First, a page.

posted by JenMarie at 8:48 PM on May 15, 2010

Having started The Wire just a few days ago as well, I asked myself the same question. Now, I've tended to see so many religious themes, allusions, and symbolism in the show that I don't find myself concerned with justifying the use of things like typewriters in 2002 and also don't attempt to fully appreciate (as much as I probably should) whether I'm seeing a realistic portrayal of things as they are, were, or might have been a few years ago.

Instead, I see the use of things like typewriting and other laboriously slow, clumsily modifiable, and sometimes ineffective means of recording important information as somewhat of a parallel to certain problems that arise with the recording, interpretation, and distribution of religious texts, e.g. the first books of the Old Testament and especially the Gospels.

The song "Superstar" in Jesus Christ Superstar includes the following lyrics, sung by Judas to Jesus, that reinforce my understanding of what's going on in this part of The Wire:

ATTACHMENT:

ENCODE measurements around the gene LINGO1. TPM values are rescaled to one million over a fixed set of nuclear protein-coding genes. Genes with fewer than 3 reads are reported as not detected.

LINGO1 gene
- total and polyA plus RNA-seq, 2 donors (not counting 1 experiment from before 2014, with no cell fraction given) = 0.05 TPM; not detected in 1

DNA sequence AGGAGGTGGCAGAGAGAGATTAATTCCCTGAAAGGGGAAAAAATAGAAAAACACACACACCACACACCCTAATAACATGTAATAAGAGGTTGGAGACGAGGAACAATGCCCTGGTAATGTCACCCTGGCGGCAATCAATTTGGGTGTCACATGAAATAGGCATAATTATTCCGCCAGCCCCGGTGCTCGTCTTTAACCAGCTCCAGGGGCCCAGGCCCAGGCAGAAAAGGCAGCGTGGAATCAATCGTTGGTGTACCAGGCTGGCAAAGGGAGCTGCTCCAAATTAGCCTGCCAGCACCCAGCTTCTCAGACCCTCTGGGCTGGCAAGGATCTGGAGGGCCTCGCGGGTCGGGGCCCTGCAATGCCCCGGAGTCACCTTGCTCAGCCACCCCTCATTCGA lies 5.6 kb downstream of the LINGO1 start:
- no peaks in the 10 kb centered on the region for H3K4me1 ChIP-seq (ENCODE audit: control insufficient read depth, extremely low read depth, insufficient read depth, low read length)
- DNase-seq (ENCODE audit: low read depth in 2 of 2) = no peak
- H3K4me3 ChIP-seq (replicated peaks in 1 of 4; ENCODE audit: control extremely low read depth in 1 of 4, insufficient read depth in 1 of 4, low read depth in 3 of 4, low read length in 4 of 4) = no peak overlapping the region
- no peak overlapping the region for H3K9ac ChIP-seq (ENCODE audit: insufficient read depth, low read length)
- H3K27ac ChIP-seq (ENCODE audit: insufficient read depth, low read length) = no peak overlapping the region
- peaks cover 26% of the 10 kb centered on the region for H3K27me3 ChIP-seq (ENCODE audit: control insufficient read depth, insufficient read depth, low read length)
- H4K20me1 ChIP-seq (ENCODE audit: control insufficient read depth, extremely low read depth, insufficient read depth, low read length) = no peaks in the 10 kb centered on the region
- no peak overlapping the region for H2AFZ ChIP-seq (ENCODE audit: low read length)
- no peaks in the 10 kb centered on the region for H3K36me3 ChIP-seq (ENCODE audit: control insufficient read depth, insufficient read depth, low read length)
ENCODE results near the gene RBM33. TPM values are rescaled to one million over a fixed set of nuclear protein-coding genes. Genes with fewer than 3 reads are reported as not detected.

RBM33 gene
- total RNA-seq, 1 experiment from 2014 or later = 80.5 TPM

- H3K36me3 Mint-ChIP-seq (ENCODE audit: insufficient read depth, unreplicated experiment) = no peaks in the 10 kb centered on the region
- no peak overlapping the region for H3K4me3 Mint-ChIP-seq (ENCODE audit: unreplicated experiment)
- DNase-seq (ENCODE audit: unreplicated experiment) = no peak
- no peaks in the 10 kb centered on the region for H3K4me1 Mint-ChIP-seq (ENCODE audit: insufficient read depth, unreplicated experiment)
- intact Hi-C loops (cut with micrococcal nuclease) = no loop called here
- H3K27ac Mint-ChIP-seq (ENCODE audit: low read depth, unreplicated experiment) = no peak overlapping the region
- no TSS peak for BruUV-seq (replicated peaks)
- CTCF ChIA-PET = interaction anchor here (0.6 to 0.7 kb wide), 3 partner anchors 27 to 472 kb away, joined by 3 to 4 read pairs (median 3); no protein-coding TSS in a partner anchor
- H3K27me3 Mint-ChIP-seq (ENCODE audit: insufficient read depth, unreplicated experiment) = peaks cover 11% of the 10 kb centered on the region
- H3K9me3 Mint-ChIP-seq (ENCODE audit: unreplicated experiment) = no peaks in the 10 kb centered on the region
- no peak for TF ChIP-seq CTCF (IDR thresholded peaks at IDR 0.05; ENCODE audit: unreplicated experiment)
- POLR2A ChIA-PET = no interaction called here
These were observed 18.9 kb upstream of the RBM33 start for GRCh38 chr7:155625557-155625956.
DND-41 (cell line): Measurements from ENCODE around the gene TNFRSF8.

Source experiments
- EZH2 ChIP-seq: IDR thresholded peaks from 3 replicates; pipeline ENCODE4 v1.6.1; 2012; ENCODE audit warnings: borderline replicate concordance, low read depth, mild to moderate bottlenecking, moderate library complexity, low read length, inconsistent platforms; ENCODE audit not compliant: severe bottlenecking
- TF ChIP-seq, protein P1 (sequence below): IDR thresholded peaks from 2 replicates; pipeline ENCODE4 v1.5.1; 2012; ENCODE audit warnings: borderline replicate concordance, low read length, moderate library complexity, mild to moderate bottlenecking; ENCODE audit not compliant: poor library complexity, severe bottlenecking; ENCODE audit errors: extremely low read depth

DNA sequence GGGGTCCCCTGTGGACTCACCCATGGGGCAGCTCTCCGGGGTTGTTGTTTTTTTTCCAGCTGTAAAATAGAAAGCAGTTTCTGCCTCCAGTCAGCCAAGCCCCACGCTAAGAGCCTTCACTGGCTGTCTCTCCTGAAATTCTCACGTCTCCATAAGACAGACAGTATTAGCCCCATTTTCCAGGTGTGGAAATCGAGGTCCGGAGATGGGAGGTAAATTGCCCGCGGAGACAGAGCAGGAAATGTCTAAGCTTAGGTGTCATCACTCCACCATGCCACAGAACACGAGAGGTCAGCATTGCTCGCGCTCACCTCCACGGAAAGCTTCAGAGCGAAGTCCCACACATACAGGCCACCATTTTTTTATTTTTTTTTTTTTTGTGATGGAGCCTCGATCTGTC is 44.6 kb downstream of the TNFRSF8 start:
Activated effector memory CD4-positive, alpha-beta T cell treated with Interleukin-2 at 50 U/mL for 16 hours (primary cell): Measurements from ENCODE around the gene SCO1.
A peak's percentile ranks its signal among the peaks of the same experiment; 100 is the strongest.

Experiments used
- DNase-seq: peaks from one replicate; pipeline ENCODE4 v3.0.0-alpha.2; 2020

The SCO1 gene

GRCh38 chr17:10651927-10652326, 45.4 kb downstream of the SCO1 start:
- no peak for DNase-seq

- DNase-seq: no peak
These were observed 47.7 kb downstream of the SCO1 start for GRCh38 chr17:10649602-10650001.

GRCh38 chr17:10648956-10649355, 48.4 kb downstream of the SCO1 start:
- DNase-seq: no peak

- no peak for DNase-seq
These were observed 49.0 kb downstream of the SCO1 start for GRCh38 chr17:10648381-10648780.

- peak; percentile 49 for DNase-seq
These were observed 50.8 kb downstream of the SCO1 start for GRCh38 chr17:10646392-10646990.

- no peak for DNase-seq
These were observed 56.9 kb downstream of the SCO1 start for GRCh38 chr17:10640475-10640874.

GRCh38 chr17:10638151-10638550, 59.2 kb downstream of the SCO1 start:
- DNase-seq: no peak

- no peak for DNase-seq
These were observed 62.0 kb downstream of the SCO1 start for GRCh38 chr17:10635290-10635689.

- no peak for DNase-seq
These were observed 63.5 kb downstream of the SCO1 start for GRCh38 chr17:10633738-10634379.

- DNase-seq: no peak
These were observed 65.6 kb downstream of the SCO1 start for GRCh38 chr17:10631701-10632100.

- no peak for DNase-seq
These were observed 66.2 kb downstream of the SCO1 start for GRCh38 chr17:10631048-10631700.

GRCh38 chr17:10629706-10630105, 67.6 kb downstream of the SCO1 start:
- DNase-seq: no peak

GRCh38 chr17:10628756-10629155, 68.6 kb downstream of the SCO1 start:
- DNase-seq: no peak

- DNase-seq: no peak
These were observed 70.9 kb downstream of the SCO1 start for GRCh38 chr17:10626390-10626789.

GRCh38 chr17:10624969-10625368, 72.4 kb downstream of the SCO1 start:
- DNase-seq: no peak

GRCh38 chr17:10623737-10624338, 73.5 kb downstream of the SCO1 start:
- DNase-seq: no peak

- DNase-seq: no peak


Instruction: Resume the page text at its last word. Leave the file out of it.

Ev'ry time I look at you
I don't understand
Why you let the things you did
Get so out of hand
You'd have managed better
If you'd had it planned
Now why'd you choose such a backward time
And such a strange land?

If you'd come today
You could have reached a whole nation
Isreal in 4 BC
Had no mass communication

Interestingly, if the portrayal is realistic in a contemporary way as most people here have suggested, the Christian message would be just as unlikely to reach a nation of people as it was originally.
posted by inconsequentialist at 2:29 AM on May 20, 2010 [1 favorite]